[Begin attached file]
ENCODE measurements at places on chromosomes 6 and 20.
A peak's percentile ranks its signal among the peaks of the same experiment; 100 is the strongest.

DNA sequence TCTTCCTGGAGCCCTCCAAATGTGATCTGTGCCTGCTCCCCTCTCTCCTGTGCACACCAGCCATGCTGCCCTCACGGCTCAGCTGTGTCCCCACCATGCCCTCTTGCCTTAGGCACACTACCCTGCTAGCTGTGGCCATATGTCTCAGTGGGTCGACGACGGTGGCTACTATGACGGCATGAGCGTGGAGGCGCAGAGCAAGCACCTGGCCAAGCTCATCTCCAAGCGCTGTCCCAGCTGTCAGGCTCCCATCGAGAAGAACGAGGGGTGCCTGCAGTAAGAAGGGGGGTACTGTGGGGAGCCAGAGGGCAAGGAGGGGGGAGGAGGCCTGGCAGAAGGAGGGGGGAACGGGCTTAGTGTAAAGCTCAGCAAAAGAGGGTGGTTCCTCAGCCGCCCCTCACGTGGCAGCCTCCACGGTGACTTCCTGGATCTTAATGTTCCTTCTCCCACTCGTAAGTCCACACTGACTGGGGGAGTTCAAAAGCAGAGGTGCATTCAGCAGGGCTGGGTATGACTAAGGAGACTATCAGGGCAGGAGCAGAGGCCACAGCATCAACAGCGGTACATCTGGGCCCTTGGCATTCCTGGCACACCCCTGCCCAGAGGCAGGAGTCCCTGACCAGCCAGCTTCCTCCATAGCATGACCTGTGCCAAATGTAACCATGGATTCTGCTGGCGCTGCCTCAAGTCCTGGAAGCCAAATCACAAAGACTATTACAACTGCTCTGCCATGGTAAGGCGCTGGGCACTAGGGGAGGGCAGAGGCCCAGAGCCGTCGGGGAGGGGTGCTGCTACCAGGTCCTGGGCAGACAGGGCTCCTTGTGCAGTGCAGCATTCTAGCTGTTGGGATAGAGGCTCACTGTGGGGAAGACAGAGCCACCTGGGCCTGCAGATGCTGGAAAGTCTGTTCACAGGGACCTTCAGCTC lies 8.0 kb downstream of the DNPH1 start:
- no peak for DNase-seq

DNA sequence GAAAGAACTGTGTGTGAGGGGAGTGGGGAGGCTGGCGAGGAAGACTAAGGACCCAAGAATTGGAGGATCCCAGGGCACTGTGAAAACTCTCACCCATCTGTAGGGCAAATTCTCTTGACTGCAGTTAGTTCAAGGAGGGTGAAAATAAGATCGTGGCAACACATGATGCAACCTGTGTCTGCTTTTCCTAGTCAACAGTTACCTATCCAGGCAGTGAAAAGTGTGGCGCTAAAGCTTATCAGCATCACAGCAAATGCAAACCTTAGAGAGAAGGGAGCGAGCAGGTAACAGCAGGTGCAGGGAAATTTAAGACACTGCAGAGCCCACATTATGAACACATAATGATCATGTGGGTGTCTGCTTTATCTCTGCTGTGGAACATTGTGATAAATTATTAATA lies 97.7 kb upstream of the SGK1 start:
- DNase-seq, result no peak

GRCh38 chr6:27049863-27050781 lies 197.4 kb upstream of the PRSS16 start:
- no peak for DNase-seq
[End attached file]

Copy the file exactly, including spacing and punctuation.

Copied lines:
ENCODE measurements at places on chromosomes 6 and 20.
A peak's percentile ranks its signal among the peaks of the same experiment; 100 is the strongest.

DNA sequence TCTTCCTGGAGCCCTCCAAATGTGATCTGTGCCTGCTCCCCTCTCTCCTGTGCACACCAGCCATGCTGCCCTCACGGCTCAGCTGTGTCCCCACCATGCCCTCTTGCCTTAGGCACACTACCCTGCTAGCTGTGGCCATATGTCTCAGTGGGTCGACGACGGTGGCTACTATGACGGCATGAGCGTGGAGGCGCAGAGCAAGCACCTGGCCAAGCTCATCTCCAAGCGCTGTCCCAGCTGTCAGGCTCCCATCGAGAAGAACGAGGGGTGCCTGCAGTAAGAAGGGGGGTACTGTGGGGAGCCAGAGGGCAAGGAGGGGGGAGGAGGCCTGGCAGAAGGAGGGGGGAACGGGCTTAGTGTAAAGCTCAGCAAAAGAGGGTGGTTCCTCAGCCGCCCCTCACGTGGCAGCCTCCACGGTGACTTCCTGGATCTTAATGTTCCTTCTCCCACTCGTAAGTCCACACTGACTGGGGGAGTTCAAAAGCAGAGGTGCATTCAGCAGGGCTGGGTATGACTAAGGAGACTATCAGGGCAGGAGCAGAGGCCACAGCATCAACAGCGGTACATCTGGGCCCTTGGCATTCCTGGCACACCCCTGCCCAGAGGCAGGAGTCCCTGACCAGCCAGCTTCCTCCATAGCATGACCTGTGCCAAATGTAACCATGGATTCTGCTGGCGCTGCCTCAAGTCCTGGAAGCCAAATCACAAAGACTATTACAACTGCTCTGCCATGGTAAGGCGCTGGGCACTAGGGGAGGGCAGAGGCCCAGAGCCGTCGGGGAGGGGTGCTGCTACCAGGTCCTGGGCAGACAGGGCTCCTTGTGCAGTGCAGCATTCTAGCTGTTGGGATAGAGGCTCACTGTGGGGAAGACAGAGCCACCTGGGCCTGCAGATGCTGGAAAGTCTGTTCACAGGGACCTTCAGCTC lies 8.0 kb downstream of the DNPH1 start:
- no peak for DNase-seq

DNA sequence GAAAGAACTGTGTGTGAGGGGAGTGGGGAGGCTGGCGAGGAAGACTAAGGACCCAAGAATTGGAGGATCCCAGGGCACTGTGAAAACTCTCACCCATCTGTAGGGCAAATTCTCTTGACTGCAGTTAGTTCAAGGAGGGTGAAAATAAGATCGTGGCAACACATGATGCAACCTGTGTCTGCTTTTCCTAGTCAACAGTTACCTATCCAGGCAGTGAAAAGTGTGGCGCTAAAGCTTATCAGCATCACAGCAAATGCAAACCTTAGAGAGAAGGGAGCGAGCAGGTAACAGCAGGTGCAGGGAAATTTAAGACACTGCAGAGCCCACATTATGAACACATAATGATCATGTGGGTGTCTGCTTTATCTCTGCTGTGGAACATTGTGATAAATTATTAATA lies 97.7 kb upstream of the SGK1 start:
- DNase-seq, result no peak

GRCh38 chr6:27049863-27050781 lies 197.4 kb upstream of the PRSS16 start:
- no peak for DNase-seq